Combatting Child Trafficking And Commercial Sexual Expoiltation

[vc_row][vc_column][vc_single_image image=”2459″ img_size=”full”][vc_column_text]Uganda is a source, transit, and destination country for children subjected to forced labor and sex trafficking. Recruiters target girls and women aged 13-24 years for domestic sex trafficking, especially near sports tournaments and road construction projects. Most internal trafficking victims are Ugandans, the majority of which are exploited in forced begging. Young boys and girls are the most vulnerable to internal trafficking, mainly for labor or begging in Kampala and other urban areas. Child trafficking in Uganda does not only happen within the borders only, but also across the borders. Ugandan children are taken to other East African countries and forced to engage in criminal activities. Children from Uganda are reportedly recruited and forcibly abducted to join rebel militias operating in the DRC. UNHCR also suspects instances of trafficking involving South Sudanese children in refugee settlements in northern Uganda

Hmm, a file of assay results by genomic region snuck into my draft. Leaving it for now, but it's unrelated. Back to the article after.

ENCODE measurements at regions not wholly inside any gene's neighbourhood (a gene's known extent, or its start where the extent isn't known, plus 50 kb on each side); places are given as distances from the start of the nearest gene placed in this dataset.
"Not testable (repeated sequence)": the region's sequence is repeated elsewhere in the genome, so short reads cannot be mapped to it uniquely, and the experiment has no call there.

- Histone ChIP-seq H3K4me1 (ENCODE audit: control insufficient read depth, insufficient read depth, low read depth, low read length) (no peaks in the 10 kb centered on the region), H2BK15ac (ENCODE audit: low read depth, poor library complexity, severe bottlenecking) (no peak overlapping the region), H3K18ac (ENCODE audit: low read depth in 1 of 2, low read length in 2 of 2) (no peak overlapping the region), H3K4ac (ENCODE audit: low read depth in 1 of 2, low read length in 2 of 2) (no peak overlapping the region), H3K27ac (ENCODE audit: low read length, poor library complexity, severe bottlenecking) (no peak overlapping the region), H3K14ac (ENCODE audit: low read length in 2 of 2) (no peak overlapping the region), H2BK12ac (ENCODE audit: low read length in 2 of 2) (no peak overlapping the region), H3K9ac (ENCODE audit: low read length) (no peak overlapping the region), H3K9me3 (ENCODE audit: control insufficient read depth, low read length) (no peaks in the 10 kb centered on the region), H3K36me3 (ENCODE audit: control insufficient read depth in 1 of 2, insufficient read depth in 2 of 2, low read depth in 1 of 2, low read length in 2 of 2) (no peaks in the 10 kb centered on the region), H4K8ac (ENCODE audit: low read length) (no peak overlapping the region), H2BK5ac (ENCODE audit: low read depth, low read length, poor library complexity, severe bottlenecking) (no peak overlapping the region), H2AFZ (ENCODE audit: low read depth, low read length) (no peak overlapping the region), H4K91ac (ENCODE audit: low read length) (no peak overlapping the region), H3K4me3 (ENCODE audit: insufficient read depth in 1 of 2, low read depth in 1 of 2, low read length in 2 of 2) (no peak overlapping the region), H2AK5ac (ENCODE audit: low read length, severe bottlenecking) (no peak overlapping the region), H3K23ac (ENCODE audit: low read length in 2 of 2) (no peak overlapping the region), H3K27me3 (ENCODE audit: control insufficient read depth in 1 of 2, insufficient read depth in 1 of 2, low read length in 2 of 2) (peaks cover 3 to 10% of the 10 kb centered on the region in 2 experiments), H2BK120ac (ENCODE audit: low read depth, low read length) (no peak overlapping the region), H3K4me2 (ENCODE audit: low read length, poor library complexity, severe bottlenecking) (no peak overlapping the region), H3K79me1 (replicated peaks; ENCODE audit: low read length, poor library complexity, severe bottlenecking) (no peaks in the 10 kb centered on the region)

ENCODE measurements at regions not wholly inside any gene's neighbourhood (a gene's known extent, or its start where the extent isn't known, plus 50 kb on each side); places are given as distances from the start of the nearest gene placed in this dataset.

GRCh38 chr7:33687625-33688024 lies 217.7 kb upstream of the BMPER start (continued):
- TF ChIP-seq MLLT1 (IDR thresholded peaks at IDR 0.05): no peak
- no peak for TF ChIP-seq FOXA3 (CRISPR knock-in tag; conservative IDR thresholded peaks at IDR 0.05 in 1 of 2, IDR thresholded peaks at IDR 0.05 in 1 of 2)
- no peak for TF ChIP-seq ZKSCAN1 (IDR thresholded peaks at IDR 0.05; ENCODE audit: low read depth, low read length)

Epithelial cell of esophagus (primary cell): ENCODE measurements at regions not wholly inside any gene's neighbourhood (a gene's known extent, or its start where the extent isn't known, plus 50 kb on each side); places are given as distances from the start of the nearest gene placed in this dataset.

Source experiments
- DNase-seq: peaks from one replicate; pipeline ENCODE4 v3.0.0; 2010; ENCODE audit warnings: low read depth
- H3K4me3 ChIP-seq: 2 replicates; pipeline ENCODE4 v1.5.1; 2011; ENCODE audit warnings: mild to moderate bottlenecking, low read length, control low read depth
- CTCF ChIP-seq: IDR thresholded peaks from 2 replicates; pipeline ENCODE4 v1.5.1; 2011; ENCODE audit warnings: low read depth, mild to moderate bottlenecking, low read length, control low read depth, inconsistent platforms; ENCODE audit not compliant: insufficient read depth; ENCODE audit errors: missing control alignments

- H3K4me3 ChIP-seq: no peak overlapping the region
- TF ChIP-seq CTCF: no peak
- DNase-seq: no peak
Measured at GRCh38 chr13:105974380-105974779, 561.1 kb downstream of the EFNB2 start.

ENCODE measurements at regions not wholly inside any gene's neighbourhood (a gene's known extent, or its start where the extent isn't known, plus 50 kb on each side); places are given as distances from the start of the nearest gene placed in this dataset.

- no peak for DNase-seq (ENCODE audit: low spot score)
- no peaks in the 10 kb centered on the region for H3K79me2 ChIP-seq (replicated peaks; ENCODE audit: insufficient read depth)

In 2014, Uganda counted 155,742 refugees  within its territory (Democratic Republic of Congo); 13,376 (Rwanda); 10,578 (Burundi) (2013); 137,844 (South Sudan); 18,534 (Somalia). Similarly, , Uganda is currently hosting an influx of more than 1.2 million refugees from South Sudan. This has increased on the vulnerability status of both the refugees and the host populations. In 2016/2017, Uganda‚Äôs economy was hit by a combination of factors contributing to a slow down (and actual contraction in some sectors). Drought that ravaged much of the agriculture-based production coupled with fluctuating commodity prices and election anxiety contributed to capital flight and low yields. Women and children are disproportionately affected by downturns in the economy as they have limited access to the tools of production and even less access to the financial rewards for labour. These together with other issues are likely to escalate the child trafficking case, if not addressed. Based on these, FIDA Uganda will continue to lobby and advocate against CT in Napak, Moroto, Kampala, Wakiso and along the transit routes in Uganda